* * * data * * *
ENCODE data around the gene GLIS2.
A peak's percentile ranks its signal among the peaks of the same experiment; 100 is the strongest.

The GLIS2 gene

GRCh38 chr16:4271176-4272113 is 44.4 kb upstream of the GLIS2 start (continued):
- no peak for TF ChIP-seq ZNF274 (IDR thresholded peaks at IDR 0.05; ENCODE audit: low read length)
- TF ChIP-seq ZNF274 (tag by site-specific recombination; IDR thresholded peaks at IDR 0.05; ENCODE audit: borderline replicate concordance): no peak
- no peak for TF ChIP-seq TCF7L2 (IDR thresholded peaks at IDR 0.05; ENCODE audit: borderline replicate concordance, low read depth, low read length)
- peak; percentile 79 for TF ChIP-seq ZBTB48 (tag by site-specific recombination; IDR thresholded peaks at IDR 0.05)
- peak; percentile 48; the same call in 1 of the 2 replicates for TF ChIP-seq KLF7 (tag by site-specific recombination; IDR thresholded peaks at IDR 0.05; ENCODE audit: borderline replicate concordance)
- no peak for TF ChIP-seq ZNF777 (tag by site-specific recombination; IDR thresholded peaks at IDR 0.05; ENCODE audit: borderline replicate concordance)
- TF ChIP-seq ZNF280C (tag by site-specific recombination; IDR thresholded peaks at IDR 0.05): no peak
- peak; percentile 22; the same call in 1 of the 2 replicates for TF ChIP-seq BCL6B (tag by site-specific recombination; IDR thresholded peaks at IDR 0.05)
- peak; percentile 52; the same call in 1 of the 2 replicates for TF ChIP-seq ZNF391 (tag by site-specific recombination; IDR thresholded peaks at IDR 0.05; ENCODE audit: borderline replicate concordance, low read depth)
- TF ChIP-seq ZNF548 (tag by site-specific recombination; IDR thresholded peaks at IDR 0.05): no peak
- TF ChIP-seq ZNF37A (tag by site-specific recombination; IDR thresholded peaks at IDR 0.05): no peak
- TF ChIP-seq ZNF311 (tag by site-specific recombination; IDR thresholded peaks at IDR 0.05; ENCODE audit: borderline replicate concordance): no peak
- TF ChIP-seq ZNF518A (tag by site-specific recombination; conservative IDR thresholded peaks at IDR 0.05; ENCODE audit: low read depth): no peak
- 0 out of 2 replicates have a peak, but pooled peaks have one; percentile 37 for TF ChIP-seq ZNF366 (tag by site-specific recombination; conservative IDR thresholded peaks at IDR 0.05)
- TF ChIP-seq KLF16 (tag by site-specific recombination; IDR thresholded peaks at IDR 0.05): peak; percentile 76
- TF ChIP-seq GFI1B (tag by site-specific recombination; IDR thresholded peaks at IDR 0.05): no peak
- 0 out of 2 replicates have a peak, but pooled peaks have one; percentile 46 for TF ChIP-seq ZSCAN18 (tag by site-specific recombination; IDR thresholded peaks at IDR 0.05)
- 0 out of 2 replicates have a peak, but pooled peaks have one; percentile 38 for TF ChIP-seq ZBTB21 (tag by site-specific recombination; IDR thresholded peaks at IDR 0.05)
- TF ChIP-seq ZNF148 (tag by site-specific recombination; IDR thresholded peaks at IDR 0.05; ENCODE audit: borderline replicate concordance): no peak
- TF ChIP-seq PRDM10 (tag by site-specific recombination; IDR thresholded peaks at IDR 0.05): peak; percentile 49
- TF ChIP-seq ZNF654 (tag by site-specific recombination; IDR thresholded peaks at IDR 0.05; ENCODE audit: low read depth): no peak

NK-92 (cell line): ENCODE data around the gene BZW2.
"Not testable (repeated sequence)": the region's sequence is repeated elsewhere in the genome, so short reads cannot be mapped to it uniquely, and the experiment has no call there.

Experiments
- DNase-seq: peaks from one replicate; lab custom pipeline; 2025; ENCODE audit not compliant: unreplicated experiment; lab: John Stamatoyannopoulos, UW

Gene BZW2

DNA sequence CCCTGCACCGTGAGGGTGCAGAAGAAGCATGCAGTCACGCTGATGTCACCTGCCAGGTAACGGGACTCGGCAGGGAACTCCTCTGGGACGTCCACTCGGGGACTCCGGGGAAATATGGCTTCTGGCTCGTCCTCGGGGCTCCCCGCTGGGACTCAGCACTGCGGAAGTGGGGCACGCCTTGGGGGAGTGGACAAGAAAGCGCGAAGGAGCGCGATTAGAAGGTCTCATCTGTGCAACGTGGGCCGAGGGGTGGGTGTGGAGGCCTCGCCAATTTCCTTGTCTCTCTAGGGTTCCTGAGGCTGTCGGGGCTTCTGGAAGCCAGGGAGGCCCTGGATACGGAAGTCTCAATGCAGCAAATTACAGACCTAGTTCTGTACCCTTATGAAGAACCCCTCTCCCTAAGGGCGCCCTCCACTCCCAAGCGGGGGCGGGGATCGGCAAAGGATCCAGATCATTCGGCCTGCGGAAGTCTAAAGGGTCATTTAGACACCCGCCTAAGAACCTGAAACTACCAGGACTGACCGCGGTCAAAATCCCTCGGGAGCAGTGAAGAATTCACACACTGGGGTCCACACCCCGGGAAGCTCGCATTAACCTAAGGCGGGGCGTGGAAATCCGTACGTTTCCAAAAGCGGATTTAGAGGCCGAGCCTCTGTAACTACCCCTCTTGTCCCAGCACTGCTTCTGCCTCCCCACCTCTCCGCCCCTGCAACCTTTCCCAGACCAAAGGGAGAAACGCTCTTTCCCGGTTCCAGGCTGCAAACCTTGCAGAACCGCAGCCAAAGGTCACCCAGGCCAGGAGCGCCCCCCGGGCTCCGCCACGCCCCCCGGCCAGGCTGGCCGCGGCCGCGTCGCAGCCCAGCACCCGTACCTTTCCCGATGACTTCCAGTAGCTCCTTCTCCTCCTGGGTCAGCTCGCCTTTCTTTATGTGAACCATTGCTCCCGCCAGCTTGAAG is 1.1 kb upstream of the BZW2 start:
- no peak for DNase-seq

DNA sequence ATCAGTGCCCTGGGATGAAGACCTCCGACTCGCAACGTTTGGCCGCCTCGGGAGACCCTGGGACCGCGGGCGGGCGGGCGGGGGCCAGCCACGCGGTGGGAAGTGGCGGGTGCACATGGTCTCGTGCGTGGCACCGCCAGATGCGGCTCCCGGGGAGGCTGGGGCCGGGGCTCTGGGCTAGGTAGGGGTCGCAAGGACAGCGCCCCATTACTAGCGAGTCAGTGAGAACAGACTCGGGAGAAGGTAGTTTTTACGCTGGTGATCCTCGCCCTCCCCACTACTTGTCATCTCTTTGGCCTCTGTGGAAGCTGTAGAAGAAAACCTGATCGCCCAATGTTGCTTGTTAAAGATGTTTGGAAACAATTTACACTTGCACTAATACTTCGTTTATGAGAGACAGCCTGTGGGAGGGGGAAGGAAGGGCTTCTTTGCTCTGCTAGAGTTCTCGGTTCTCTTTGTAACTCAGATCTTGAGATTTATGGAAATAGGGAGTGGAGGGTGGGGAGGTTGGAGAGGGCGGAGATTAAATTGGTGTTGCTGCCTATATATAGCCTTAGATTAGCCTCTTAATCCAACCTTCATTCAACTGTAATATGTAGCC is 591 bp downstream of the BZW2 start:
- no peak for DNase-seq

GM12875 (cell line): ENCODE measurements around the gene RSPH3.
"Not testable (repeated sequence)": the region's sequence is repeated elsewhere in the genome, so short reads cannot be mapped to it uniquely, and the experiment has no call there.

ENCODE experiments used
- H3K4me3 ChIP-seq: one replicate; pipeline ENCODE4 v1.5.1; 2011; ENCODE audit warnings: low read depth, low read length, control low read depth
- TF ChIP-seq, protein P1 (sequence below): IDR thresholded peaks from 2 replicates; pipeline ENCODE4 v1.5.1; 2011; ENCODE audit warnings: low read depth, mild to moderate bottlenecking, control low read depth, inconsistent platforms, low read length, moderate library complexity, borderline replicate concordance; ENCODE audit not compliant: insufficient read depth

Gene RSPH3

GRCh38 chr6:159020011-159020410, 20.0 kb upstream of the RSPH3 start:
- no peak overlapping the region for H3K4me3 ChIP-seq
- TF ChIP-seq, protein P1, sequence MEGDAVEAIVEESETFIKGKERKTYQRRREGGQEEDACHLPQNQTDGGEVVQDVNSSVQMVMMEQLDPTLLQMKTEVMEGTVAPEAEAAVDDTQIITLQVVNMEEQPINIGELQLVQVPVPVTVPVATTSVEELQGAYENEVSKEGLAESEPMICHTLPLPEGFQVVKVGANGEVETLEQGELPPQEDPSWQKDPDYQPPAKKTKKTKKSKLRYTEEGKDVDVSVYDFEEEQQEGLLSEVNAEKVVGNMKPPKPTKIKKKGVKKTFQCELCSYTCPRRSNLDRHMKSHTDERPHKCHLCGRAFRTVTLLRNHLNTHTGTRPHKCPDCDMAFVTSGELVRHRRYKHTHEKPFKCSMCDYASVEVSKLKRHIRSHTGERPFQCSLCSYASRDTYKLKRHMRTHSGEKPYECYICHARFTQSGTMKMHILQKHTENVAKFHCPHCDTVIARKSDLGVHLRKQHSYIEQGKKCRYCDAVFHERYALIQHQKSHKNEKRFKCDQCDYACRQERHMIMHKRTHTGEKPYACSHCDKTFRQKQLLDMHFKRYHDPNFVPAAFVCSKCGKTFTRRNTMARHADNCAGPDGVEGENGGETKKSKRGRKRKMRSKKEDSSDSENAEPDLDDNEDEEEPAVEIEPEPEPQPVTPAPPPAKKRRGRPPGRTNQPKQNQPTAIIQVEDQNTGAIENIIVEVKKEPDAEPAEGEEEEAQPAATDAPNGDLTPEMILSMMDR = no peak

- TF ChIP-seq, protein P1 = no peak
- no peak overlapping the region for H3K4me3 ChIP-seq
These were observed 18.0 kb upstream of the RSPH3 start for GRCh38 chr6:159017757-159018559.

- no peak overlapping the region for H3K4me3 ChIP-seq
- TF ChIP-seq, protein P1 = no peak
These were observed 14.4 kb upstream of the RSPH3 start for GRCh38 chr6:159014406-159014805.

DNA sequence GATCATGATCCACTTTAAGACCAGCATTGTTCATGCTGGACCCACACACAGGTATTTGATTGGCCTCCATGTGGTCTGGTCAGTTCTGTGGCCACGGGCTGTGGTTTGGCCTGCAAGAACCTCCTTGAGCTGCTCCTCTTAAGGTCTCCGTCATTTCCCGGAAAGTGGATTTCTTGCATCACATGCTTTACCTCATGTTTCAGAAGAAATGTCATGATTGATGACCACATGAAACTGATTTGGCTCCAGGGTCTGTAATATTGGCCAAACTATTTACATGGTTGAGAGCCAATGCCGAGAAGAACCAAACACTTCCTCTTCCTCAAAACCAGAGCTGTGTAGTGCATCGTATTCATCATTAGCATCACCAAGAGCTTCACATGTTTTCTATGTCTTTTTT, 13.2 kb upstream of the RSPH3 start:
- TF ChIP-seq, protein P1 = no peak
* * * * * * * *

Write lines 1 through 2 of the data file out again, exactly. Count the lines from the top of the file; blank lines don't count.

ENCODE data around the gene GLIS2.
A peak's percentile ranks its signal among the peaks of the same experiment; 100 is the strongest.